Surlingham / canon retaining headstocks

Carl S Zimmerman csz_stl at s...
Wed May 19 16:13:36 BST 2004

When were those headstocks made?

In the USA, Meneely (West Troy) patented in the 3d quarter of the 
19th century a cast iron canon retaining yoke (headstock) which made 
it possible for the bell to be rotated to present a fresh striking 
surface to the clapper. I've seen a few of these, one being in a 
church in Honolulu.

The Hooper/Blake foundry in Boston, Mass., used a cast iron canon 
retaining yoke of a different design, which did not permit rotation. 
I've seen one of these, on a late 19th c. bell in Hampton, Virginia.

Unfortunately my notes on single bells aren't sufficiently organized 
for me to be able to recover the exact details of either of these at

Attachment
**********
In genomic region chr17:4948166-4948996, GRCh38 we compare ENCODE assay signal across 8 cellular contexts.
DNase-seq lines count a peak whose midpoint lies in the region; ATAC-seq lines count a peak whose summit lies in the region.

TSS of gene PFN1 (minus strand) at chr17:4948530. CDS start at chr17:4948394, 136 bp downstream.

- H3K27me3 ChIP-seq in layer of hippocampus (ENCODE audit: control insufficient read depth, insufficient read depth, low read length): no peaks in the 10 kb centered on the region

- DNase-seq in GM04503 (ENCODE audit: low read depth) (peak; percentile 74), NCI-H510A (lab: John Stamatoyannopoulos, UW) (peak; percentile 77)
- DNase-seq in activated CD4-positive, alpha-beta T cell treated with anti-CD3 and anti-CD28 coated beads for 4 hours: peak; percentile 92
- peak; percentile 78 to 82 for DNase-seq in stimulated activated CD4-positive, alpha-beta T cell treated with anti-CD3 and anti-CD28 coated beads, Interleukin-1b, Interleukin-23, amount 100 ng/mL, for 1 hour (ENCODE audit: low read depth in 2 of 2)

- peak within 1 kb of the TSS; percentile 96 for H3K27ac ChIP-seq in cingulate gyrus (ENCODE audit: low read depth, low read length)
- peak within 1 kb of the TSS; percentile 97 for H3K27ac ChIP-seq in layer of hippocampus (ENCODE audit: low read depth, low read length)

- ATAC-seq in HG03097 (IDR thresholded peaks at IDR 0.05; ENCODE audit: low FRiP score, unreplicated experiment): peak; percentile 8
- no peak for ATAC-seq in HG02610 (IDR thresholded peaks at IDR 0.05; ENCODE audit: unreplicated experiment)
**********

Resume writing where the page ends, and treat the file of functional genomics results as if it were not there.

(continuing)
the moment. So much little time...

At 07:35 +0100 2004/05/19, David Bryant wrote (with subject "Ash stays":
> > Moore, Holmes and MacKenzie fitted stays to the centre of their
>> somewhat unorthodox headstocks at the end of the nineteenth
> > century. The four at Surlingham, Norfolk used to be fitted thus
>> (anyone know if they still are?).
>Yes, they are. The bells were augmented to six by topping and tailing by
>Eayre and Smith - treble hung in empty pit in frame, tenor in new pit
>beneath. The fittings of the four old bells were conservatively restored.
>These are the first cast iron canon retaining headstocks (I don't count the
>Crediton headstock as a proper canon retainer, as it is basically a copy of
>a timber one, and would have had canon straps).

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